Author and editor Mike French offers his tips on throwing a successful book launch.
When your book is released into the wild you need to celebrate. After all it’s taken you forever to write the thing and there it goes all on its own where it might be killed by foxes or mauled by hungry bears. And there’s nothing worse than having a launch date where nothing happens. Believe me I know – it will rain if you don’t do anything. Guaranteed.
And no, you can’t celebrate on your own, you’ve spent 12 months on your own writing. This is the time to do a book launch and invite everyone who knows you. Scary? Well, not really if you plan it as a celebration – let’s call it a party. Your friends will want to come to a party. People like parties. Not all your friends will like standing around a bookshop making polite talk whilst re-reading your back cover for the millionth time. They will like a party though – did I mention that?
And really, this is the way to go. If you set out with the aim to sell loads of your books as your prime motive – well it just won’t be so good – but if your focus is on making sure everyone has a good time, then it will be brilliant. Simple. And of course happy people will buy your books as well
For the launch of Convergence, my latest novel, I used a friendly local café based in an arts centre for my party. That meant I could easily lay on food for guests and there would be a plentiful supply of coffee and beers for sale over the counter. It worked without breaking the bank and we packed out the venue.
Get your invitations out early
I knew it was vital to make sure I invited people well before the event. I also posted them invites. Use social networks as well but don’t depend only on them – people like a proper invite popping through the letterbox. If you have a friendly library they might put a poster up for you as well and the venue you choose will normally happily put out invites and posters.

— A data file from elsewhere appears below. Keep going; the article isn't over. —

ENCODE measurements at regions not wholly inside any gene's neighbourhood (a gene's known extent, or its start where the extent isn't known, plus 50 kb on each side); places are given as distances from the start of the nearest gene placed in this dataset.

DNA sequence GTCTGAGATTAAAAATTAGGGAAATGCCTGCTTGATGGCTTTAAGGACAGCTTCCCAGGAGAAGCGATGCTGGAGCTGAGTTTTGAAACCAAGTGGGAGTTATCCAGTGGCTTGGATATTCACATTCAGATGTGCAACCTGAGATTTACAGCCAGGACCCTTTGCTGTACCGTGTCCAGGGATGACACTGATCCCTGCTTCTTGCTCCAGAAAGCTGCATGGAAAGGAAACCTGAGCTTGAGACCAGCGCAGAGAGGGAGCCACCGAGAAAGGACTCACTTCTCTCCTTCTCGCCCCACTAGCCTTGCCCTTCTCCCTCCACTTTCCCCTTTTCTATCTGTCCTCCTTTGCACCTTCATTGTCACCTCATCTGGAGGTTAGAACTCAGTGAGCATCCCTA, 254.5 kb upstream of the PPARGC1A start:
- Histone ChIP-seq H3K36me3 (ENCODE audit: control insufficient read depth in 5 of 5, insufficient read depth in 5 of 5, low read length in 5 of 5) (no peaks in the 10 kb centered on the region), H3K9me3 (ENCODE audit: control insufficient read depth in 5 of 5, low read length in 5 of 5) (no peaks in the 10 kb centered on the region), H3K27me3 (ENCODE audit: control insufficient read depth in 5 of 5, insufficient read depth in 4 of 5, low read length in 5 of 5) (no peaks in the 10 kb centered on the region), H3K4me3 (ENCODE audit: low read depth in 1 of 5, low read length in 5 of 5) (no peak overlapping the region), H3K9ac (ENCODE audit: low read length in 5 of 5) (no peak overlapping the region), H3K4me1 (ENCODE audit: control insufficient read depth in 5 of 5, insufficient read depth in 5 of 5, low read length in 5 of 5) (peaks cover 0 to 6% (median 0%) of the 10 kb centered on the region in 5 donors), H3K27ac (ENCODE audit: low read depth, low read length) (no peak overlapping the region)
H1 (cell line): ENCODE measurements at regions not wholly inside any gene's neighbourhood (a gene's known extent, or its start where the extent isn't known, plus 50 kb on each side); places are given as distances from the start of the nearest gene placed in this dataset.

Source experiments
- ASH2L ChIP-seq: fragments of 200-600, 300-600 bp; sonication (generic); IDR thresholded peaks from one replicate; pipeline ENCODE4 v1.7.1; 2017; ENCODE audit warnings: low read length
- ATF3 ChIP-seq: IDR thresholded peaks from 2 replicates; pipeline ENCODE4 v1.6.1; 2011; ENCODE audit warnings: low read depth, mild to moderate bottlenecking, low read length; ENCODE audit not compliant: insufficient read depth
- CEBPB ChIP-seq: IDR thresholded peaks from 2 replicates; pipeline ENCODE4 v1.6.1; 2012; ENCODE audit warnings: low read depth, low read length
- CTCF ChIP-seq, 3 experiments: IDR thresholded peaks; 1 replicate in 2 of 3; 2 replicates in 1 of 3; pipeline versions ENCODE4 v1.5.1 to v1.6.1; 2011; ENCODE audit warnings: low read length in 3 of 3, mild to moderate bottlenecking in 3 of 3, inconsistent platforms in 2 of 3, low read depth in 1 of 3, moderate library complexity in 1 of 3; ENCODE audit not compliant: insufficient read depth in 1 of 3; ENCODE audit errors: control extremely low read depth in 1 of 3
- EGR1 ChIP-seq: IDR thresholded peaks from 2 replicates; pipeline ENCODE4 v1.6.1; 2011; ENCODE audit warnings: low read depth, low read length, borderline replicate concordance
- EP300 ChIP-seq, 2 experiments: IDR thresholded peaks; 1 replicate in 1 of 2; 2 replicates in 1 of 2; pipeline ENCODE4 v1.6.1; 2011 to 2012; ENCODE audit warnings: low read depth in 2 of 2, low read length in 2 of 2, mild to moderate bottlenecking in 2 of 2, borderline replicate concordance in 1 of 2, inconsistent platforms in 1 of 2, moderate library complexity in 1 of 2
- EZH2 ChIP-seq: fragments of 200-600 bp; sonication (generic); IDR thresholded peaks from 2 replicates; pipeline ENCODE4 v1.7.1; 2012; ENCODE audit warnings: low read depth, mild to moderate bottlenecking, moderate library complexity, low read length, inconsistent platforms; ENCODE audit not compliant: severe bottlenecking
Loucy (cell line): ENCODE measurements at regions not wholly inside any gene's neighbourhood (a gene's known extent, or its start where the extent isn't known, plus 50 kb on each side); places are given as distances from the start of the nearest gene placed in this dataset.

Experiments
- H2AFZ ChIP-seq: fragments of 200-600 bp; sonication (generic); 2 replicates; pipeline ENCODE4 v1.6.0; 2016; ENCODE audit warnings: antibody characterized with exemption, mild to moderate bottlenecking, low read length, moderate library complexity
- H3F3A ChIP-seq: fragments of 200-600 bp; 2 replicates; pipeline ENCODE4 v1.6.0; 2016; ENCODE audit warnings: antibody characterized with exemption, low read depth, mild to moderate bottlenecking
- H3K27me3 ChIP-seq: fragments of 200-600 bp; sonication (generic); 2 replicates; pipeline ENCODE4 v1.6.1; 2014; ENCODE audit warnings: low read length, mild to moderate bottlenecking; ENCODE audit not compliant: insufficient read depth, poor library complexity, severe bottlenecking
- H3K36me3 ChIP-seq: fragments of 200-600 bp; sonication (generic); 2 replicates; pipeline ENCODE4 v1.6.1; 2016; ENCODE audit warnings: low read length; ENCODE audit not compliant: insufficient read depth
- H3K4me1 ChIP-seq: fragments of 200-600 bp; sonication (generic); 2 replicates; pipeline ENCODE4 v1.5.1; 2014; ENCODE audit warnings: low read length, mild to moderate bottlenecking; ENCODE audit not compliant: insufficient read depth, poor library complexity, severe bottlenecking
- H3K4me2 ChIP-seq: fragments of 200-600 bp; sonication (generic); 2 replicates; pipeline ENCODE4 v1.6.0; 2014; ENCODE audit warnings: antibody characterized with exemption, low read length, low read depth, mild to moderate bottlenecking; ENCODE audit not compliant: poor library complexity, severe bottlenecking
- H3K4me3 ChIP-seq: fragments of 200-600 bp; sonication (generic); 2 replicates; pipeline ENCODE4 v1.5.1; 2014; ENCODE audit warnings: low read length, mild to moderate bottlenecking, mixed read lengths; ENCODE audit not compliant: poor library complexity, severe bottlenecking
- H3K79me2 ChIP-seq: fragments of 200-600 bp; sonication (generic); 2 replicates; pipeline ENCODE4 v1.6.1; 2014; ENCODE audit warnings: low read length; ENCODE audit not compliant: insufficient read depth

Get other people involved
Don’t be afraid to ask people to help you. There’s nothing better for getting an event to work than to see it as a joint venture with a group of friends. For my launch I had some great mates helping sell the books, hosting the evening and even filming and taking photographs.
Plan it as a party
Make sure you do plan it as a party – spend your time thinking about how to make it fun and think of a theme based around your book. In Convergence Ronald Reagan appears as a clone and the novel is part of a trilogy called The Dandelion Trilogy; so we had Reagan masks, Reagan posters mocked up to show him reading the book and helium balloons with images of dandelions on them. That, together with puzzles of the book cover for the kids and music referenced in the novel in the background, helped build a party atmosphere.
At times it felt like planning for a wedding. What colour tablecloth should I get to put on the table with the books? What food should we get for the guests? When should we serve food? How do I want to use the different spaces in the venue? But I can honestly tell you that it is worth it. I thoroughly enjoyed my launch party. Afterwards I opened a bottle of champagne with my wife whilst one of my sons inhaled the left over helium from the balloons and fell about laughing. I was very, very happy!
Oh and it didn’t rain.
I’m still waiting to see if Convergence gets mauled by bears.
Mike French is an author and the owner and senior editor of the prestigious literary magazine, The View From Here which has been called many fine things since it started in 2007 including, “Attractive, informative, sparkling and useful” by the late Iain M. Banks. Mike’s debut novel, The Ascent of Isaac Steward came out in 2011 with Cauliay Publishing and was nominated for The Galaxy National Book Awards (which, due to an unfortunate clerical error was awarded to Dawn French). Mike’s second novel a dsytopian sci-fi called Blue Friday was released in 2012 by Elsewhen Press and was nominated for the Arthur C. Clarke award. Convergence, his third book, was released by Elsewhen Press in December 2013.
Splitting his time between his own writing, editing the magazine and running workshops, Mike leads The Luton Writers’ Group and works with ATP media in Luton. He blogs at www.mikefrenchuk.com.